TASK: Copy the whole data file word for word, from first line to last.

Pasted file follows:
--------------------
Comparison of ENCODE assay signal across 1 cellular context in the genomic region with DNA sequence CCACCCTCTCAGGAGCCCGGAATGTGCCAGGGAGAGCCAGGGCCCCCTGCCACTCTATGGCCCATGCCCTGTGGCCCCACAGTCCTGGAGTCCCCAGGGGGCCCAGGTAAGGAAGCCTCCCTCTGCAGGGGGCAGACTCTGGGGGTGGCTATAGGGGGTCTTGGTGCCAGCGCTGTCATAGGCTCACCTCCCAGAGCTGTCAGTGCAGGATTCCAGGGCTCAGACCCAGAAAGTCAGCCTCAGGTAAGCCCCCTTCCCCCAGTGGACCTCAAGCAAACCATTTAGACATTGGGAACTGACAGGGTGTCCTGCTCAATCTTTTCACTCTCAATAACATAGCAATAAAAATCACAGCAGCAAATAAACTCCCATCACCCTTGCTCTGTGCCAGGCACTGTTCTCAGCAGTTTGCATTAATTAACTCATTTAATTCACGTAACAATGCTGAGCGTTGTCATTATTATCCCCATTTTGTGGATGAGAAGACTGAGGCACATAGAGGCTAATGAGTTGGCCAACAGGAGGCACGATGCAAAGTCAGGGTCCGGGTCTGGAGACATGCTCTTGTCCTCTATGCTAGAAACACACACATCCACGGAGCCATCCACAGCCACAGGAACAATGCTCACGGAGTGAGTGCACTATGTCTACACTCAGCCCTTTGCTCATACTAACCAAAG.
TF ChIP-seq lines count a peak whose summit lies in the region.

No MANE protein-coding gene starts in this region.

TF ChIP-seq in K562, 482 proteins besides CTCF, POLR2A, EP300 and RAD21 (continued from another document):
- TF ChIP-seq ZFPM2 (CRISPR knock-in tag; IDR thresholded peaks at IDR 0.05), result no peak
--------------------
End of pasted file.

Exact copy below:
Comparison of ENCODE assay signal across 1 cellular context in the genomic region with DNA sequence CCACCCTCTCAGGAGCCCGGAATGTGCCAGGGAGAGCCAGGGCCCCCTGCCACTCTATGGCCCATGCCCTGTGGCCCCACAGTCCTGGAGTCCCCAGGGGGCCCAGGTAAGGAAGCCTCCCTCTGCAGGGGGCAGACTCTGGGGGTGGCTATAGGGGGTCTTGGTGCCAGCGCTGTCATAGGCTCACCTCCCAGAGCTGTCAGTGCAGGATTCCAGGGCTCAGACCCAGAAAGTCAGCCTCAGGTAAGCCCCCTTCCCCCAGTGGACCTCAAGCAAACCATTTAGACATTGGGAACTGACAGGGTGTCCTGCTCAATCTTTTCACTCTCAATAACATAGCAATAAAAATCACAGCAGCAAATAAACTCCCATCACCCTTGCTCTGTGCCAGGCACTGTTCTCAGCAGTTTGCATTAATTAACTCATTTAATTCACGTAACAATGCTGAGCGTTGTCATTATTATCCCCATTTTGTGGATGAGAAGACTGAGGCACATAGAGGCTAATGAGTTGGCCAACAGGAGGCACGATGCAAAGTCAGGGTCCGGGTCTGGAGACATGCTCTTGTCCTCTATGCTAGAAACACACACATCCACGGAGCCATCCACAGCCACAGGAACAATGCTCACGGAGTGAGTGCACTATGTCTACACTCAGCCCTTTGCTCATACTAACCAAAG.
TF ChIP-seq lines count a peak whose summit lies in the region.

No MANE protein-coding gene starts in this region.

TF ChIP-seq in K562, 482 proteins besides CTCF, POLR2A, EP300 and RAD21 (continued from another document):
- TF ChIP-seq ZFPM2 (CRISPR knock-in tag; IDR thresholded peaks at IDR 0.05), result no peak